Various human cancers display an overexpression of PARP1, which may be a reflection of the increased levels of DNA damage in cancer cells, often caused by oncogene-induced replication stress [59]. The deregulation of PARP1 is likely connected to its roles in different DNA repair processes as many cancer cells suffer from destabilised genome integrity. As demonstrated in BRCA1/2 deficient cells, HRR is essential to resolve the lesions presented during PARP inhibition [60]. Therefore, components of the HRR pathway are in general important for survival during PARP inhibition and several studies have confirmed this. For example, the depletion of RAD54, BLM, WRN and XRCC3 has been shown to sensitise cells to PARP inhibition, as well as PALB2 and RAD51D loss of function and deficiency in Mre11, NBS1, RAD51 and RPA1 [42,61,62,63,64]. In addition, proteins that are not directly involved in HRR but rather effect the HRR status of a cell are believed to contribute to PARP inhibitor sensitivity. One example would be the genes encoding proteins that control the regulation of BRCA1 gene expression [65]. DNA damage signalling proteins are also implicated in conferring PARP inhibitor sensitivity. A signalling cascade is initiated through the activation of the kinase ATM by DSBs in the DNA or replication stress, and this in turn induces HRR and DNA damage checkpoints. Deficiency in the signalling kinases ATM, ATR, Chk1 and Chk2 has been associated with PARP inhibitor sensitivity as well as PTEN, a tumour suppressor that is often found to be inactivated in cancer cells [64,66,67,68,69]. However, the sensitivity of PTEN defective cells may not be dependent on defects in HRR [70]. One interesting finding is that PARP inhibitors selectively sensitise CDK1 compromised cancer cells, but not CDK1 compromised normal cells [71]. One reason for the selective sensitisation of the cancer cells is likely owing to the high amount of replication stress in the cancers. The different roles of PARP1 in processes other than HRR have also been investigated in order to find synthetic lethal interactions that can be exploited for new cancer therapies. Based on the role of PARP1 at replication forks, a recent study showed a sensitisation of human cancer cells when the SMC1, SMC3 or RAD21 subunits of the cohesion complex were knocked down by siRNA in combination with PARP inhibition [72]. Mutations in these genes have been found in colon cancer tumours.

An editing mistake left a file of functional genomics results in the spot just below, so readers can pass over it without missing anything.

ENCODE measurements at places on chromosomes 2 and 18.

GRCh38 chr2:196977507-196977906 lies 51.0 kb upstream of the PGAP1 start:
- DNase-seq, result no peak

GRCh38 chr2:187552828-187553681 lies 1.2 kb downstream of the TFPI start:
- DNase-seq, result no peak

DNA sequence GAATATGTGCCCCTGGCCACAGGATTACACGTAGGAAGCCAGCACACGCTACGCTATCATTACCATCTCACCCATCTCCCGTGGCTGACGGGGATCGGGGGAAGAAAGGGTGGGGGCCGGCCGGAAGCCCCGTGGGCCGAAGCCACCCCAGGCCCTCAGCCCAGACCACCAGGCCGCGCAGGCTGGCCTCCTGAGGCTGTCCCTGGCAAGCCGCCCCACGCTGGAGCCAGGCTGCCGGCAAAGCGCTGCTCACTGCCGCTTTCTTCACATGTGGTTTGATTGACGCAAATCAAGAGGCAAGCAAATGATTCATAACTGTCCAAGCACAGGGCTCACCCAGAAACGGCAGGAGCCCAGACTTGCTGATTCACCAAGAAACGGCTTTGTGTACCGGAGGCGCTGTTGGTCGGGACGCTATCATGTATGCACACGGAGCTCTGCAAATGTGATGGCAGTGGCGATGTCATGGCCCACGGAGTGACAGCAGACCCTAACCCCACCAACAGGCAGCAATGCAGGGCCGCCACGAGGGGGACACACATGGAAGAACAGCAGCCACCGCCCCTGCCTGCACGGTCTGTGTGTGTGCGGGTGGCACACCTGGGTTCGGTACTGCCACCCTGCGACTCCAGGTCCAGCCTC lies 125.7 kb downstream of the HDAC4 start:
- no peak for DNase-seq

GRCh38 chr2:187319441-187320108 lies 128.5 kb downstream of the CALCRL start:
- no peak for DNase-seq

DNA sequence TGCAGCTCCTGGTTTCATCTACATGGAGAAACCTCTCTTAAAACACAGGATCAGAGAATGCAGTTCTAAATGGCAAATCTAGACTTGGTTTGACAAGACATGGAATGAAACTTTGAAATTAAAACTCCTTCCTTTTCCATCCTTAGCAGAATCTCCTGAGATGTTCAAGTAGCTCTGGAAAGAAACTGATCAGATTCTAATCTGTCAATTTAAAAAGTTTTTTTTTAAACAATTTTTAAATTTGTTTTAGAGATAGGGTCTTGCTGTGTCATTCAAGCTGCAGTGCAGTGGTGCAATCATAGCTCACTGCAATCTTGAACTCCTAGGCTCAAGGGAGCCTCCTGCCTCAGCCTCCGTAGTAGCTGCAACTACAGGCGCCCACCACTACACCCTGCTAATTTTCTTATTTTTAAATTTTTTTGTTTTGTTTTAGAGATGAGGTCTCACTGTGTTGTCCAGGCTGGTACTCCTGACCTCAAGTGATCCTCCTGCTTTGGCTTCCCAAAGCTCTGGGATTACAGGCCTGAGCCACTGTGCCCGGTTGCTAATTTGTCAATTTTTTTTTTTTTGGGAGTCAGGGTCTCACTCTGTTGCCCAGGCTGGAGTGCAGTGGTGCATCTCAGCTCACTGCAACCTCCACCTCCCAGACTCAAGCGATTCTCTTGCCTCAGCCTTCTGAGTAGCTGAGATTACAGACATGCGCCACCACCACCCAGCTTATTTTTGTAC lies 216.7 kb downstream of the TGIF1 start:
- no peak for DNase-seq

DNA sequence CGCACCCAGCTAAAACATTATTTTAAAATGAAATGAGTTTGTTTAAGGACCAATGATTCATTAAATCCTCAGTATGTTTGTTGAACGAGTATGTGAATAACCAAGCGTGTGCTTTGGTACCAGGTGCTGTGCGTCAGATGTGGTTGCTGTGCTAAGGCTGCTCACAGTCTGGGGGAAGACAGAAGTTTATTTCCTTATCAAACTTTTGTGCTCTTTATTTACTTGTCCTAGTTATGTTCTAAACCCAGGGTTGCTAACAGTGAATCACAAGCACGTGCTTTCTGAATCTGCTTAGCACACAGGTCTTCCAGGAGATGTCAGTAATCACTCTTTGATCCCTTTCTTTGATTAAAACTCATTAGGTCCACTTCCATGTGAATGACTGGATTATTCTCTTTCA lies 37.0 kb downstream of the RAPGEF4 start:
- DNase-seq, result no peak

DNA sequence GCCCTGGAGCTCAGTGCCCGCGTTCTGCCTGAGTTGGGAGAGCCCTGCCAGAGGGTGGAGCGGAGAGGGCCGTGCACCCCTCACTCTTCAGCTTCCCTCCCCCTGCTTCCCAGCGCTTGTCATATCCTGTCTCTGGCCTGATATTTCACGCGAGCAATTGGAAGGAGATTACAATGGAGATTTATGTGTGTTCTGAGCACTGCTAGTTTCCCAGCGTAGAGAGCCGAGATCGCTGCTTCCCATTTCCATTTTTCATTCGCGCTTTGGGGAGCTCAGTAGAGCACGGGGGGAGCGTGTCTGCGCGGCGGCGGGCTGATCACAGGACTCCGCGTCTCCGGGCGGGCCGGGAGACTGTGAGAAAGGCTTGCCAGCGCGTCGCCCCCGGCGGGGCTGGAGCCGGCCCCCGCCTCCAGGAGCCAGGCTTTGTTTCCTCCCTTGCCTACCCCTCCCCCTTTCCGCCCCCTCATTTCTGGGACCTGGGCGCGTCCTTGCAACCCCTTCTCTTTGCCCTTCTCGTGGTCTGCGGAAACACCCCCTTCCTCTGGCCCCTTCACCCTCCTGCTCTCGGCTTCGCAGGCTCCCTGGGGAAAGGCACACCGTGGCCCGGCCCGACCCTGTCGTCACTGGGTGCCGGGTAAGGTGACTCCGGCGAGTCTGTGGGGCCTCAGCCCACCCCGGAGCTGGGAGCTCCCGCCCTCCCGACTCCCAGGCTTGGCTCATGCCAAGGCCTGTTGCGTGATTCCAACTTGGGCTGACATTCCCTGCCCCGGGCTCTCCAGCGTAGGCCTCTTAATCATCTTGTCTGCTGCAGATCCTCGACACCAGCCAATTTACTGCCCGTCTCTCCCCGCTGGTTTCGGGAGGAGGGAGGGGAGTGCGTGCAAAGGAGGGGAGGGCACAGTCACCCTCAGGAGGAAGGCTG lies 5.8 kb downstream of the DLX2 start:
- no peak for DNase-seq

Most of the genes mentioned above confer a sensitisation to PARP inhibition and may not be absolutely essential for survival, i.e., not truly synthetically lethal. Therefore, monotherapy with PARP inhibitors will not be possible for all cancers, but combined with DNA damaging agents this provides a novel treatment strategy that can widen the therapeutic window for many forms of cancer and increase overall survival.